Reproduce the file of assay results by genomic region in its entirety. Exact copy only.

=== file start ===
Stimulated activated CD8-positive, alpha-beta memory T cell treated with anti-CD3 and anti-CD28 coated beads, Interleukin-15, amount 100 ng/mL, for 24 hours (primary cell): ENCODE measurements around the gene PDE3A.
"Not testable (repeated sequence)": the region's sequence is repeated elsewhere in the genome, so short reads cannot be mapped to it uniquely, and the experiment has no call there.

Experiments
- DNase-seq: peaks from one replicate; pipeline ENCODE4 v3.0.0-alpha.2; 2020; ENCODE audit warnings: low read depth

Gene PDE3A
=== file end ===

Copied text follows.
Stimulated activated CD8-positive, alpha-beta memory T cell treated with anti-CD3 and anti-CD28 coated beads, Interleukin-15, amount 100 ng/mL, for 24 hours (primary cell): ENCODE measurements around the gene PDE3A.
"Not testable (repeated sequence)": the region's sequence is repeated elsewhere in the genome, so short reads cannot be mapped to it uniquely, and the experiment has no call there.

Experiments
- DNase-seq: peaks from one replicate; pipeline ENCODE4 v3.0.0-alpha.2; 2020; ENCODE audit warnings: low read depth

Gene PDE3A